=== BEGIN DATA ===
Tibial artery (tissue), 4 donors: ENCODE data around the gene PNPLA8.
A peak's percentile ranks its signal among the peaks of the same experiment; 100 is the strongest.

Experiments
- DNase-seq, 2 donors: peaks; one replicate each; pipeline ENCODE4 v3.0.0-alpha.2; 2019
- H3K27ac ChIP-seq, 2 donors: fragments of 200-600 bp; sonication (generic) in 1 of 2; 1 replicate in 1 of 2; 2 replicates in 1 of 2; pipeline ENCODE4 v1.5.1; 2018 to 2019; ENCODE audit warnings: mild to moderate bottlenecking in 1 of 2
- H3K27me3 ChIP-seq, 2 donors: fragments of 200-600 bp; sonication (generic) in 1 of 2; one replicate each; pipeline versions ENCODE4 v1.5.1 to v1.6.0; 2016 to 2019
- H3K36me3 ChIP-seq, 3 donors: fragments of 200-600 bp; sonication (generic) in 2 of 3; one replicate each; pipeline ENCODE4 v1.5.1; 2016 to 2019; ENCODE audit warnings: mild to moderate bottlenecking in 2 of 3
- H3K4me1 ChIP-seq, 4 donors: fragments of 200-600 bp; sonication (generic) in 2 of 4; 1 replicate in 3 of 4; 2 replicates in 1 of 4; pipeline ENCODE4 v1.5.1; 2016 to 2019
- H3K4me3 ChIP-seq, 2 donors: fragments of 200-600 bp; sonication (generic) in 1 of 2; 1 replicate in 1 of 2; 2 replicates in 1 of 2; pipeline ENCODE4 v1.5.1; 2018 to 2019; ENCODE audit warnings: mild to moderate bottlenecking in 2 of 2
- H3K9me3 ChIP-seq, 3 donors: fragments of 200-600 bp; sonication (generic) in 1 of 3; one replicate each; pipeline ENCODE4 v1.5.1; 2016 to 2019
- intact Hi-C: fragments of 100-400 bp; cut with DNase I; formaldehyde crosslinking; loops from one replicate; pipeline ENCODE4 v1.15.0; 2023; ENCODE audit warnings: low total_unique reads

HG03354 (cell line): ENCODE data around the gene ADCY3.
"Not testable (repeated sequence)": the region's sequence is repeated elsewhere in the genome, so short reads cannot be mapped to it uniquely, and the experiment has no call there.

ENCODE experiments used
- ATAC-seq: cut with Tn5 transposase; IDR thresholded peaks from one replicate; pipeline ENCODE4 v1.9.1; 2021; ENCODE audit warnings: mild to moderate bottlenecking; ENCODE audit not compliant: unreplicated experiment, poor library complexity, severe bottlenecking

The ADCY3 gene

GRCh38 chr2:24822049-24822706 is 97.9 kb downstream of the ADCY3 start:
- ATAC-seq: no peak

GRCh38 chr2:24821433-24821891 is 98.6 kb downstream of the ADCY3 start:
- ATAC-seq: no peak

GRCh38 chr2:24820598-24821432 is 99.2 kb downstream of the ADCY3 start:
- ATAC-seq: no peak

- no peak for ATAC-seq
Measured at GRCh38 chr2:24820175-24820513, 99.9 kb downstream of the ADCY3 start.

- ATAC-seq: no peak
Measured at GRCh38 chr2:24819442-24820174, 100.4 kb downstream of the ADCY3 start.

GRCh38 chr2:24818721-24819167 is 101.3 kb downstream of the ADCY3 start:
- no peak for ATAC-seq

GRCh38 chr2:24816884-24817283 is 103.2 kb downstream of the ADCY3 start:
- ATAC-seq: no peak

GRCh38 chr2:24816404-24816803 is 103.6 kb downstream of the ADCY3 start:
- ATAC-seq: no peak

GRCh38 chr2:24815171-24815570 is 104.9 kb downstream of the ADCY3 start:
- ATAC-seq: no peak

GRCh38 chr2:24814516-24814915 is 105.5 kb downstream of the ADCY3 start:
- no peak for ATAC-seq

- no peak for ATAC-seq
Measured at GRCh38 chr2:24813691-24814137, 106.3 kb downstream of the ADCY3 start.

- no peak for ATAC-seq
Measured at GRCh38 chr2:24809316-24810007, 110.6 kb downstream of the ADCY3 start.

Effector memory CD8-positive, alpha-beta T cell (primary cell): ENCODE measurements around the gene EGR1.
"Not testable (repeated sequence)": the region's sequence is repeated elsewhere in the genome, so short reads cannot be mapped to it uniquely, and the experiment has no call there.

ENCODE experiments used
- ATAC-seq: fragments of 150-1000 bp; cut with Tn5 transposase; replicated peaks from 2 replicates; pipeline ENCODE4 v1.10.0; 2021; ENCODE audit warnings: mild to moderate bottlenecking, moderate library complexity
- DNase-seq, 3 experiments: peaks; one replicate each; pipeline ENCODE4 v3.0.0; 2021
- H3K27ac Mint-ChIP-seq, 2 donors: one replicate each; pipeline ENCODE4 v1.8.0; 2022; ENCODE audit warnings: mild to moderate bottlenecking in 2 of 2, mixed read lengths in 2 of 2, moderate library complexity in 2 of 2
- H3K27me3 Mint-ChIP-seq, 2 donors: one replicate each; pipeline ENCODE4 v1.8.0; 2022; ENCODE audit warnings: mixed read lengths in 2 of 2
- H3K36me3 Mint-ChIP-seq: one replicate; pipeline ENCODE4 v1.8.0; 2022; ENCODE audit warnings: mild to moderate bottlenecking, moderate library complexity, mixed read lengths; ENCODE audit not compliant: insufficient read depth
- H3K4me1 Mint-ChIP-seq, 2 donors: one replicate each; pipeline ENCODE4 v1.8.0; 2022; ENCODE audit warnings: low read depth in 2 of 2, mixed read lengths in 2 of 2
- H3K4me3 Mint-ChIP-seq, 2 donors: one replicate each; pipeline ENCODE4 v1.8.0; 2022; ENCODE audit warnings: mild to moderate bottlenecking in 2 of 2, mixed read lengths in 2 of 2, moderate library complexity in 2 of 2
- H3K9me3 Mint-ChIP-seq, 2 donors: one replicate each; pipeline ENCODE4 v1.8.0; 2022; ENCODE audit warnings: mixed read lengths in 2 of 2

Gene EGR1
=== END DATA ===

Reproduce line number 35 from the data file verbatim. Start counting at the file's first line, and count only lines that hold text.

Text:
GRCh38 chr2:24814516-24814915 is 105.5 kb downstream of the ADCY3 start: